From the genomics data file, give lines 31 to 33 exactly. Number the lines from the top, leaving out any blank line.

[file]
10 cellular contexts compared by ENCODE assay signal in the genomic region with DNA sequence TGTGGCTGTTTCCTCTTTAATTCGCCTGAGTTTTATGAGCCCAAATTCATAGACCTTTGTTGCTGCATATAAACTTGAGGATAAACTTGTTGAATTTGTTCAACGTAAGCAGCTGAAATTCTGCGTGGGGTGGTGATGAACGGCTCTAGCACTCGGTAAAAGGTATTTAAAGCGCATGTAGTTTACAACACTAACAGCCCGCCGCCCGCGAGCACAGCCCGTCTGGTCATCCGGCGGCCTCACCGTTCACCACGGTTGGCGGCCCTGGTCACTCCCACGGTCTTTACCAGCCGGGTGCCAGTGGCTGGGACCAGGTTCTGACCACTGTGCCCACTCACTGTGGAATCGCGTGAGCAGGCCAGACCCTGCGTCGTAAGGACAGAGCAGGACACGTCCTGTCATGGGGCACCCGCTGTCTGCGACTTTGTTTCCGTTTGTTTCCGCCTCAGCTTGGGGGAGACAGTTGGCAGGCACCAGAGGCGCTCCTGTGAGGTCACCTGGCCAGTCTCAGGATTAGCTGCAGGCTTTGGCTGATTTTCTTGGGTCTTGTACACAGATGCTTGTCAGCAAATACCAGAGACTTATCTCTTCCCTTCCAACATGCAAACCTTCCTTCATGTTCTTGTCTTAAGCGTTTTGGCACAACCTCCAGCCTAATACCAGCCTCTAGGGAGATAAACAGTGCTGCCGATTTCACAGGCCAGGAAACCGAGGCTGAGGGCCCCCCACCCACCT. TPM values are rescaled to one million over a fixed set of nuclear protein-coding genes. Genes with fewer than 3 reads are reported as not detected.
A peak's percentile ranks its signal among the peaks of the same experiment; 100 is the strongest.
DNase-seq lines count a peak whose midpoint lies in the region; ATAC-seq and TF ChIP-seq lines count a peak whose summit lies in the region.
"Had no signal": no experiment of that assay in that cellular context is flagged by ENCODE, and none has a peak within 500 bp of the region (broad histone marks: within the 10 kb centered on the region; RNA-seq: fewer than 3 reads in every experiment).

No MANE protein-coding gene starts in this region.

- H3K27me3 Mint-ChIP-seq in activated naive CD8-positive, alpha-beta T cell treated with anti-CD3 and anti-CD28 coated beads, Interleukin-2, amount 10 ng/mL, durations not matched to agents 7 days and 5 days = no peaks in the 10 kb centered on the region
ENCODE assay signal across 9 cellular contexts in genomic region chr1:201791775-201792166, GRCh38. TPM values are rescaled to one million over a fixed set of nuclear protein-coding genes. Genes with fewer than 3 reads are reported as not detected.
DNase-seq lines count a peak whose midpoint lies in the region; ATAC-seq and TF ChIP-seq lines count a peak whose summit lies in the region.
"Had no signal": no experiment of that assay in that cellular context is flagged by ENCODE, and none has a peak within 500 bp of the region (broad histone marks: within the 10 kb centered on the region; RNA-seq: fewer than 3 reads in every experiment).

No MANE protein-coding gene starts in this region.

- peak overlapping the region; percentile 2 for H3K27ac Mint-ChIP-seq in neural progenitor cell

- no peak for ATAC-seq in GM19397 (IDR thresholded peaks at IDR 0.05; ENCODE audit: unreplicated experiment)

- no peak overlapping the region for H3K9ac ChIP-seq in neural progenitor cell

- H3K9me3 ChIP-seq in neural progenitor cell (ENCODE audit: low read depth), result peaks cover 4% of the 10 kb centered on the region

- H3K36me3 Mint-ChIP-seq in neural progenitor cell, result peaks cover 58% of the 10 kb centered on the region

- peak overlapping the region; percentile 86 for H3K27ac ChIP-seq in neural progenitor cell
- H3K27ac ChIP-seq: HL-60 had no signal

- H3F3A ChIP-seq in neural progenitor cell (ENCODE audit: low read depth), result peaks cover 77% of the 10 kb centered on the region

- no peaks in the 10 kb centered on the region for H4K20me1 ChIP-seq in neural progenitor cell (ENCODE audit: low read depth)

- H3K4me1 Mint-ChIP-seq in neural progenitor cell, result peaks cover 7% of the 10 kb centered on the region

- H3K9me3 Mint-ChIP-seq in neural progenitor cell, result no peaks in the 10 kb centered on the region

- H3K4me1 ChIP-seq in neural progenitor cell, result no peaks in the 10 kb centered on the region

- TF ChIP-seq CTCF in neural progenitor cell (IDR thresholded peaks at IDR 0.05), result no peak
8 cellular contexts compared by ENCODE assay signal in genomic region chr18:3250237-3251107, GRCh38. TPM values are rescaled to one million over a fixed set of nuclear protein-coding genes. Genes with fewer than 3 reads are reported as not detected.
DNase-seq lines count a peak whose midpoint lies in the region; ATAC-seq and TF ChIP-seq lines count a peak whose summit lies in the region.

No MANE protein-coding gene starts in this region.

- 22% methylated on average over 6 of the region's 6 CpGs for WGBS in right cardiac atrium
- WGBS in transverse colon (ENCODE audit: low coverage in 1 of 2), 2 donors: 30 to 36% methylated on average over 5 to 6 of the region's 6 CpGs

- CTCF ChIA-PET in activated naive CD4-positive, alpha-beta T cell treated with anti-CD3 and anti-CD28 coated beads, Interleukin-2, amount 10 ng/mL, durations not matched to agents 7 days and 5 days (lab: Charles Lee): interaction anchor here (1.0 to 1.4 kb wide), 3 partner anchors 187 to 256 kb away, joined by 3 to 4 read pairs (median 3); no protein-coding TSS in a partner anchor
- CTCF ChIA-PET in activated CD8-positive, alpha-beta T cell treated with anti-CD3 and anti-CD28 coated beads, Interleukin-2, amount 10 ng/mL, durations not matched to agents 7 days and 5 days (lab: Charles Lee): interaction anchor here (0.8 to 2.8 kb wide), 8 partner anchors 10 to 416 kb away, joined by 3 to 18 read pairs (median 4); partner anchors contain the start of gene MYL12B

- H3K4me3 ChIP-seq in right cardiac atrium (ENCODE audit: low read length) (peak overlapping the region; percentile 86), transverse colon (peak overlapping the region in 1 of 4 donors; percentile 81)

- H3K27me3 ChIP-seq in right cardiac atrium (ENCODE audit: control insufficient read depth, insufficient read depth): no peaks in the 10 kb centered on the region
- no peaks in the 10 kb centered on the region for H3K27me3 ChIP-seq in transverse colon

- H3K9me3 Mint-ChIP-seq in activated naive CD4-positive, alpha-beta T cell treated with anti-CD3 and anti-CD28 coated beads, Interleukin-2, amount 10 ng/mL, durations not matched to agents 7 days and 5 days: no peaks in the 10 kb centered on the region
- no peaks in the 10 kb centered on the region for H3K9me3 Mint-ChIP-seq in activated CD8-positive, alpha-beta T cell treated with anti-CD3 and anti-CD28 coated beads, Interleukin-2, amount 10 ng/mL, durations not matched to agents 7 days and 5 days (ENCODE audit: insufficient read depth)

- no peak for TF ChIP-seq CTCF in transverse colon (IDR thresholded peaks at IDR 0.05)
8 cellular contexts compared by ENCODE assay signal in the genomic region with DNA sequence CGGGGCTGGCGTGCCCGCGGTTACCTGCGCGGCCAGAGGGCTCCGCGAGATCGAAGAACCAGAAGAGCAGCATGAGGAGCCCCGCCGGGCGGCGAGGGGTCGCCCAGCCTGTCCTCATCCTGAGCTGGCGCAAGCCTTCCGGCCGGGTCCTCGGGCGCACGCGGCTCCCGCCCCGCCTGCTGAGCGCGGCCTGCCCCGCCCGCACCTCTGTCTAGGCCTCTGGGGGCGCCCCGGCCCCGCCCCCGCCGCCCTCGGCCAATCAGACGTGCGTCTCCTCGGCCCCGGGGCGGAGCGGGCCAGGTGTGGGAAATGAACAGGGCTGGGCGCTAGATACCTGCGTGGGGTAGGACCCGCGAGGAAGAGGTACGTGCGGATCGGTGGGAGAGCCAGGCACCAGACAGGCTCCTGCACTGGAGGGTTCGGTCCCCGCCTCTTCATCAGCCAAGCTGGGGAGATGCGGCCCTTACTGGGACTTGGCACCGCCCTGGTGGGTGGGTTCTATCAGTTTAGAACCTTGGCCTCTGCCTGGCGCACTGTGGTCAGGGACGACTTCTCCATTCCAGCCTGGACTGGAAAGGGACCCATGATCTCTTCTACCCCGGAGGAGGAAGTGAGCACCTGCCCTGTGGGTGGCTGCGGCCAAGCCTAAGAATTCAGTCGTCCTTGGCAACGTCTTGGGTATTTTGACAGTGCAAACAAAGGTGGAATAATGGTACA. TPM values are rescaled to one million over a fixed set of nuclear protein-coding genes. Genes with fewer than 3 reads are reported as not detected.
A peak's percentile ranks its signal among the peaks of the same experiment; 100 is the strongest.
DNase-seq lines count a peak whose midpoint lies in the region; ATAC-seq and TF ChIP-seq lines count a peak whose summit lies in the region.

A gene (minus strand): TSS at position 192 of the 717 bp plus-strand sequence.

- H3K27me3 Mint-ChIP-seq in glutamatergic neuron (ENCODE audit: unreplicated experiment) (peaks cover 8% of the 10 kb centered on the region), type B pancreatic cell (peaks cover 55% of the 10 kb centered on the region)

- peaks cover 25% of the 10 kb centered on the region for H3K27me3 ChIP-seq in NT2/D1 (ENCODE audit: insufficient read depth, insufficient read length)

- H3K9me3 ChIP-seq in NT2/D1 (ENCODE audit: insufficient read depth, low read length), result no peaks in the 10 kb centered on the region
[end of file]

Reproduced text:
- H3K4me3 ChIP-seq in right cardiac atrium (ENCODE audit: low read length) (peak overlapping the region; percentile 86), transverse colon (peak overlapping the region in 1 of 4 donors; percentile 81)

- H3K27me3 ChIP-seq in right cardiac atrium (ENCODE audit: control insufficient read depth, insufficient read depth): no peaks in the 10 kb centered on the region
- no peaks in the 10 kb centered on the region for H3K27me3 ChIP-seq in transverse colon